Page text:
The O's have proven that they don't need a true "ace" on their staff to go deep in the playoffs. But without one more reliable starter, they won't get to the playoffs in 2013. Acquiring Ricky Nolasco (pictured) from the Marlins for Jake Arrieta and a mid-level prospect would be a small price to pay to add another pitcher capable of a quality start on most occasions.
With Mark Teixeira's wrist injury possibly requiring season-ending surgery and Kevin Youkilis out at least two months after back surgery, the Yankees find themselves in need of a right-handed power bat who can play first base. Look no further than Seattle, where Michael Morse (pictured) could hit the trade market once he returns from the disabled list in a few weeks.
The 31-year-old, who has a strained quad, struggled at the plate as he tried to play through the injury over the past few weeks. He had a .789 OPS, however, with 11 homers through the end of May. Overall, he has a .958 OPS versus left-handers, which would be an incredible boost for a Yankees team without one right-handed hitting threat in its current lineup.
The NL West leaders have the Padres, Rockies and Giants on their heels and don't appear capable of running away with the division. The biggest weakness has been the inability to hold leads in the late innings.
J.J. Putz, who blew four saves early in the season, will return from a stint on the disabled list in the near future. If he returns to his 2012 form is anybody's guess. His replacement, Heath Bell, had done a solid job up until a couple weeks ago. The 35-year-old has allowed a home run in five straight games. Setup man David Hernandez hasn't been as reliable as he has been the past two seasons.
General manager Kevin Towers has always been good at assembling a strong bullpen, and he'll likely try to solidify his 2013 group with another acquisition or two. One veteran who could be available is Angels reliever Scott Downs (pictured), who could help in the late innings as well as provide another lefty with Matt Reynolds possibly headed for Tommy John surgery.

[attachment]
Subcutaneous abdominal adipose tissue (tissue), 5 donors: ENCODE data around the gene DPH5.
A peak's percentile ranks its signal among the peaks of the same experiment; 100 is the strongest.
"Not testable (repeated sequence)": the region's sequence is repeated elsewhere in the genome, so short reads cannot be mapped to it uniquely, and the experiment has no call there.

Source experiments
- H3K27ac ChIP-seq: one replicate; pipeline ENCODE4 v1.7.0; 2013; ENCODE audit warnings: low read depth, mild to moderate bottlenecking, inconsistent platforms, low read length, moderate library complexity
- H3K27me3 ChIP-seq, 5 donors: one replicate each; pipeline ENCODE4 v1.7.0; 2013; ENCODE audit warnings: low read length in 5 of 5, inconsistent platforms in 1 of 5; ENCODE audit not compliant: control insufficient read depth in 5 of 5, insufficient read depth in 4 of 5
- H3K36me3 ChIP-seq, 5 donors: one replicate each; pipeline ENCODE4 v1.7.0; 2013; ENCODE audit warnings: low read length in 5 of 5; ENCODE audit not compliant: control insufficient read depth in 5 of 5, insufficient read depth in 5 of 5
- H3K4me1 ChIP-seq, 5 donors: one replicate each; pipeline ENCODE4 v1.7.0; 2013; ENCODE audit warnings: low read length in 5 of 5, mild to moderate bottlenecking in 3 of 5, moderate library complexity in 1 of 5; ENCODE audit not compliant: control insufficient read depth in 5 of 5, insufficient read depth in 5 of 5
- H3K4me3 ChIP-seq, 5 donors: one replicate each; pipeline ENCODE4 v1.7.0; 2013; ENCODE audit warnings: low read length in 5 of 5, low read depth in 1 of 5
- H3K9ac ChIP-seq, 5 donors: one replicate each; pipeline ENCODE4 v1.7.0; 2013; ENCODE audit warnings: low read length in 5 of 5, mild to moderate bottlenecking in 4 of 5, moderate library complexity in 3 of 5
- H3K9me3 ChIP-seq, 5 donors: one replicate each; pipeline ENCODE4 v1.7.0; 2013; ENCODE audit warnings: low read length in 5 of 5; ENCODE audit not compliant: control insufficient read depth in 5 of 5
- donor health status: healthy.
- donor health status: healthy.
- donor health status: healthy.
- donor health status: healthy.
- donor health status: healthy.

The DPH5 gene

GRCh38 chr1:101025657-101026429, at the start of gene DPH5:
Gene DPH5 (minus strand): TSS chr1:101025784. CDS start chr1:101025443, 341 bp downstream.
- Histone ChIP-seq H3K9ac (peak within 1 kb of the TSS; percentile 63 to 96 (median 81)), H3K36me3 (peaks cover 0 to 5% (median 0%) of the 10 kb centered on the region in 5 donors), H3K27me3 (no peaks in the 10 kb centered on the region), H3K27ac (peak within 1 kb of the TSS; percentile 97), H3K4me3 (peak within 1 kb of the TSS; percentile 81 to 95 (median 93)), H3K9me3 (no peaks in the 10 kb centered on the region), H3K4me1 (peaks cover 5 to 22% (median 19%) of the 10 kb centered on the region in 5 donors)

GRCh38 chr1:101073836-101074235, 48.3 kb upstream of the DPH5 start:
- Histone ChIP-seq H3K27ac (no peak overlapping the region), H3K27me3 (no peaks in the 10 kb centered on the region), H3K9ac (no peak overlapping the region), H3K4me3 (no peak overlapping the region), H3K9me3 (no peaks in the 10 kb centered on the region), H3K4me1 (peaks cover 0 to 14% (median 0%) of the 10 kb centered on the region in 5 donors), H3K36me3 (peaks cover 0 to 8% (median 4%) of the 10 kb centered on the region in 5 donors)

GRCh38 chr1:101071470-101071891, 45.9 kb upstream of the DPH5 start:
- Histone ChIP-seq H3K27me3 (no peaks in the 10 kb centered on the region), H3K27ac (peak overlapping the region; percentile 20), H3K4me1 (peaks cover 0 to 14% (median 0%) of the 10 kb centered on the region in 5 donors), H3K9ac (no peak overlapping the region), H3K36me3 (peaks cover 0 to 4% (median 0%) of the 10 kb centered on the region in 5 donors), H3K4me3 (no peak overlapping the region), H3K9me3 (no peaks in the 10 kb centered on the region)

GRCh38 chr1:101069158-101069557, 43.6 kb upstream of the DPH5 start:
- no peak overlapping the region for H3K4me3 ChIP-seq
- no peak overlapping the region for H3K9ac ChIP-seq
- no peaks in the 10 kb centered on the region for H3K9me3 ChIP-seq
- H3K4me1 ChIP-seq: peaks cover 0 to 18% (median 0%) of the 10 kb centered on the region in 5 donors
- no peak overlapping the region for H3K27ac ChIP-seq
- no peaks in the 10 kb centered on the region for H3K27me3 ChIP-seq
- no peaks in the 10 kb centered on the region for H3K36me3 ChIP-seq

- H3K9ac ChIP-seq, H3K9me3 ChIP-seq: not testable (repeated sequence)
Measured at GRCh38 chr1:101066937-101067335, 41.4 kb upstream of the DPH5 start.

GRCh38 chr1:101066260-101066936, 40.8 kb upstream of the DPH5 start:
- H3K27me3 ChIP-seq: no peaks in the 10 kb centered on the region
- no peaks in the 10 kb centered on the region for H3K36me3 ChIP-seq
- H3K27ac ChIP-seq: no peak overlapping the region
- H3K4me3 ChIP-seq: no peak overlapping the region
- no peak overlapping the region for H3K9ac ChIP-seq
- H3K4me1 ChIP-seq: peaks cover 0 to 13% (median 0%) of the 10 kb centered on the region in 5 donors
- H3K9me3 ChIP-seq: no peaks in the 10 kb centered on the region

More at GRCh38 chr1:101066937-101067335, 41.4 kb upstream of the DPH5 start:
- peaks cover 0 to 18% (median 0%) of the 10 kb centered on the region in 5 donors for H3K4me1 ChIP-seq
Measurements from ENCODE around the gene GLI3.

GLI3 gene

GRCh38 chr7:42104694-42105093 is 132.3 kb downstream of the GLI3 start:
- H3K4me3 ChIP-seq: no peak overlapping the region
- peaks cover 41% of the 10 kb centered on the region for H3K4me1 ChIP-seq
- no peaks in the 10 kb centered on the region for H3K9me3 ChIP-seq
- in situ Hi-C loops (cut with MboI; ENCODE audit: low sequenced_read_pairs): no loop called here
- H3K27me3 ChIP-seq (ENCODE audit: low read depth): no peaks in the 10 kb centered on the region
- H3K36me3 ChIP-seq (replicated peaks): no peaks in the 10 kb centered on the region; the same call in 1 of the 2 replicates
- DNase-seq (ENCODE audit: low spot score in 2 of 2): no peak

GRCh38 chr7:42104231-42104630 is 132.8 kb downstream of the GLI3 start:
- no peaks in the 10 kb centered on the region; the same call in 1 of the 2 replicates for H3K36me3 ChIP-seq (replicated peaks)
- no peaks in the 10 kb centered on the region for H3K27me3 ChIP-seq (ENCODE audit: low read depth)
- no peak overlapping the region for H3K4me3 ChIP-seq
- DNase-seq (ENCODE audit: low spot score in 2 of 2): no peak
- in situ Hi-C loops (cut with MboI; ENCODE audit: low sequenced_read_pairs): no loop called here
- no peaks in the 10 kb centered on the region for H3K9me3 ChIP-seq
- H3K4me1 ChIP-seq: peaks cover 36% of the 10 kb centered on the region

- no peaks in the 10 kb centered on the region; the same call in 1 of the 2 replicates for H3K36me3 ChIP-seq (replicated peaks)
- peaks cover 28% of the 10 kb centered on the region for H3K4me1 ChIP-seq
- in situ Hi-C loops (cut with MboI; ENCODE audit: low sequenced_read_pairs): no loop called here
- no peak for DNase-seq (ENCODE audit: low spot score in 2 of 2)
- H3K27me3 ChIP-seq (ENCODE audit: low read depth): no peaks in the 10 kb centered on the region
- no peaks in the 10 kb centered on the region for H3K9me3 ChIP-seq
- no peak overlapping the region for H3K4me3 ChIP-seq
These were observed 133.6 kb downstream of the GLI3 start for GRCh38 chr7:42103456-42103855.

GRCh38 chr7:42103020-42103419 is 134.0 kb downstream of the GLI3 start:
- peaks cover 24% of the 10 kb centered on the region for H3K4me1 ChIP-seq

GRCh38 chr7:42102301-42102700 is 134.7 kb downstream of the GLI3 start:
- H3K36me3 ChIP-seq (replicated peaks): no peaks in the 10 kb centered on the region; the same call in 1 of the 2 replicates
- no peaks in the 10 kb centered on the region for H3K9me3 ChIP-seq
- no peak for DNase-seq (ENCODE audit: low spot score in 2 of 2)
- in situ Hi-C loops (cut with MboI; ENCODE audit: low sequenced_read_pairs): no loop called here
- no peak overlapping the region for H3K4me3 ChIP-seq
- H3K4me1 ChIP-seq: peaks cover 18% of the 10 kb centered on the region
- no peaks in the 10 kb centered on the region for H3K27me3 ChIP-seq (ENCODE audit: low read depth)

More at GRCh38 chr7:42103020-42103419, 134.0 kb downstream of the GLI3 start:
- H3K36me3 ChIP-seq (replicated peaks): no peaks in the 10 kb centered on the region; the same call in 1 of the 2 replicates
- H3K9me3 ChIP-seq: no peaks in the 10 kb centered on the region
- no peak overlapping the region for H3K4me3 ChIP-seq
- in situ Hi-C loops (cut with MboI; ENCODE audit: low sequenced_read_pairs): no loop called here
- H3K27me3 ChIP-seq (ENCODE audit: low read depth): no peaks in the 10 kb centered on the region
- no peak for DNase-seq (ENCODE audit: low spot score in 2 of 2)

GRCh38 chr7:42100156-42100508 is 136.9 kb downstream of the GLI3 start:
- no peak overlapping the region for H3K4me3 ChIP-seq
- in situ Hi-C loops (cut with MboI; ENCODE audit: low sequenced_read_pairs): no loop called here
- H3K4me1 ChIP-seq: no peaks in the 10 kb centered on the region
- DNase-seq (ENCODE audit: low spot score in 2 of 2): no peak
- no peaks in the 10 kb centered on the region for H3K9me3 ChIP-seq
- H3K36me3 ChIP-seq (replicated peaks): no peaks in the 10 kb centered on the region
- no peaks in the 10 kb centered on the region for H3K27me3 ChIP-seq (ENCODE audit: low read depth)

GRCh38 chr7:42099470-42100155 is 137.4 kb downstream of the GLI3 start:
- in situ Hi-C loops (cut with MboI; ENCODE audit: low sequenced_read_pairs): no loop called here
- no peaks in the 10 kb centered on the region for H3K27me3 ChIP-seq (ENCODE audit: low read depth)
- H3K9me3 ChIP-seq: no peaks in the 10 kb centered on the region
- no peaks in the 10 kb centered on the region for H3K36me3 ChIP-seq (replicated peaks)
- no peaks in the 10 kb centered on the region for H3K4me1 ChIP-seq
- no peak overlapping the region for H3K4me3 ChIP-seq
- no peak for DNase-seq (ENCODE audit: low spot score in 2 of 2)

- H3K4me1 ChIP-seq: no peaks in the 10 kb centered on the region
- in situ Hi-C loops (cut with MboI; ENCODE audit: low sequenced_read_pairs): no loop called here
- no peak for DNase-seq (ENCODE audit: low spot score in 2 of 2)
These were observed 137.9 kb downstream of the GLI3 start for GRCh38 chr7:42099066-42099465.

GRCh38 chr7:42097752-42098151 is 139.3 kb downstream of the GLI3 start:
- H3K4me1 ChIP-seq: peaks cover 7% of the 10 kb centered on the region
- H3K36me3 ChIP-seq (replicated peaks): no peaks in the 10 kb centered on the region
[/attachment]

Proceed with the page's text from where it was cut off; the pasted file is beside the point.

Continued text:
The A's have gotten production throughout the lineup, but second base hasn't been one of those spots. Eric Sogard (.692 OPS) has gotten the bulk of playing time there, but his time could be running out.
One potential option would be Grant Green, who is playing the position exclusively this season after bouncing around the past few years. He has an .854 OPS, too. If the A's think he can handle the position defensively, he should get a shot soon.
If not, there could be a much more intriguing option on the trade market. If the Phillies become sellers, free-agent-to-be Chase Utley (pictured) could be shopped. The 34-year-old, who has an .800 OPS in 48 games, could give the team a consistent threat in the No. 2 spot in the lineup ahead of Jed Lowrie and Yoenis Cespedes.
The Tigers have one major need on their 25-man roster, and that's for a closer. The defending AL champs will be tough to unseat if they can fill that hole with a dominant pitcher like Jonathan Papelbon (pictured) in that spot.
The 32-year-old has blown four of his last five save chances after a perfect 13-of-13 start. If anything, this could drop the price tag to where he becomes affordable for a team like the Tigers. They don't have much to offer in their farm system. Top prospect Nick Castellanos is close to the majors and unlikely to be traded for a reliever.
If the Phillies would settle for the Tigers' second-best prospect, outfielder Avisail Garcia, who would be penciled in as the starting right fielder on Opening Day 2014, and hard-throwing Bruce Rondon, who would become the Phillies' closer of the future, there could be a fit.
Like so many of the better teams in baseball, the Braves have a solid nucleus and aren't in desperate need of an impact bat or arm. What they could use is some help getting the ball to closer Craig Kimbrel in the ninth inning.
Although they've gotten solid work out of Luis Avilan, Jordan Walden and Alex Wood with their two best setup men (Eric O'Flaherty and Jonny Venters) out for the season, they could use another late-inning arm.
One potential trade target is former Brewers closer John Axford (pictured), who has quietly gotten back on track since losing his closer's job last month. The 30-year-old hasn't allowed a run in 18.1 innings while walking only seven and striking out 18.
It won't be cheap, but the Brewers will likely be willing to part with him considering they're pretty much out of it now and have to start rebuilding a very weak farm system.
No other team in baseball has as many high-caliber prospects in the upper minors as the Red Sox. Good thing, because it would probably take at least two of them to land Cliff Lee (pictured) if the Phillies made him available.